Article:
Niko Bonatsos is one of the fast-risers in the world of Venture Capital. Bonatsos is a Managing Director with General Catalyst, where in his short career he's sourced investments such as RealtyShares, ClassDojo, and most notably Snapchat.
Bonatsos invests in early stage companies, which means he has to have nerves of steel. I had the chance to sit down with him recently to talk about what he looks for in founders, and what areas of investment he's pursuing.
Tell our readers a bit about your background.
Niko Bonatsos: I'm an early stage venture capitalist, and I'm in the business of partnering with ridiculously ambitious founders to build category defining companies.
Our firm has about $4 billion under management and we invest in consumer and enterprise IT companies. Prior to joining the VC world, I was a perpetually curious mind who lived, studied, and worked in a bunch of countries like Japan, the UK, and Greece (where I come from). I'm currently based in the Bay Area.
What area or areas are you most excited about investing in right now?
NB: I'm very interested in investing in the urbanization technology. The urbanization technology space or urban tech - as some people call it - is all about helping make the quality of life in cities amazing, and help cities run efficiently.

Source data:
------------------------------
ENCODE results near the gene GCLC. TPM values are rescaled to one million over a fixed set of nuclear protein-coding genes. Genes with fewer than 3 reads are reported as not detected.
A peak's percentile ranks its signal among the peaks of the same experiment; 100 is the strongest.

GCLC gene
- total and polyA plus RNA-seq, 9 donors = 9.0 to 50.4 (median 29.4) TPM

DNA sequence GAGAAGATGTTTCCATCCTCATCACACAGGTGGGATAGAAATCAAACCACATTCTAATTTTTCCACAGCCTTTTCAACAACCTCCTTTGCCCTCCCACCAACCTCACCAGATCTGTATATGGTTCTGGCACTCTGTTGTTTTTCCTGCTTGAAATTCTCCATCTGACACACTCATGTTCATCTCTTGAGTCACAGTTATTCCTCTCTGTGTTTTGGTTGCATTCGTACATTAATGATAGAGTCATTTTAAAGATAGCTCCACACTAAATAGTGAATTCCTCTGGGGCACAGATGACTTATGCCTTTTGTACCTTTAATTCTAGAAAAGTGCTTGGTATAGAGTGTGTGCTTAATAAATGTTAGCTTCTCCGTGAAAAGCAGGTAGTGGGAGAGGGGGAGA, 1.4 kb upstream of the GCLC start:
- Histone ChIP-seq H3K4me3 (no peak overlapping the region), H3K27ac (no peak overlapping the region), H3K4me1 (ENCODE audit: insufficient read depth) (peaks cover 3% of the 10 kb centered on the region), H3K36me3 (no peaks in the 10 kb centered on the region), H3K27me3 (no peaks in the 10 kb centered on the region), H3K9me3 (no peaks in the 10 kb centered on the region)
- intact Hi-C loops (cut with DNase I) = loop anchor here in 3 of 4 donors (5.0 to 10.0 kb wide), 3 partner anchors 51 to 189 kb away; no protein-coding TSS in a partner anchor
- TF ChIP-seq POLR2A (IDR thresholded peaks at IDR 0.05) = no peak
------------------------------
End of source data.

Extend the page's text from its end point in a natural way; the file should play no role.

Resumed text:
More and more people are moving into cities because jobs, prosperity, and wealth are concentrated there. Space within cities is going to have to be used more efficiently - and exciting technologies like drones and automated cars are pretty much a given at this point. Cities are going to have to become more efficient and urban tech will enable that.
If you pause to think about it - Airbnb is the largest hotel company in the world and they own no hotels, Amazon is the largest retail company in the world and they own no stores, Uber is the biggest taxicab company in the world and they own no taxis. More companies like this will emerge as urban tech booms.
What does an investable founder look like?
Every successful founder I've met is a learning animal - they treat every decision as a learning opportunity. Furthering that point, successful founders have a ton of curiosity to uncover the truth. They strive to become the expert on their domain - they challenge themselves to know more about their business than any Fortune 500 CEO in their space.
Second thing is being "mission driven" and authentic. You want someone who can handle the ups and down and use the mission of the company to steer the ship during tough times.
Last, you want someone who will live and breathe the business 24/7. Someone who is truly passionate about solving the business problem they set out to fix.
Are we currently in a "down cycle" in startups?
In tech it seems like sentiments can change depending on the week, or the month. If you ask me right at this moment, I think the fundraising market seems to be healthy.
If you look in the history of the valley, these are seven-eight year long cycles. There will at some point be a correction, but ultimately, I'm long in the tech, and I'm clearly betting my career on it.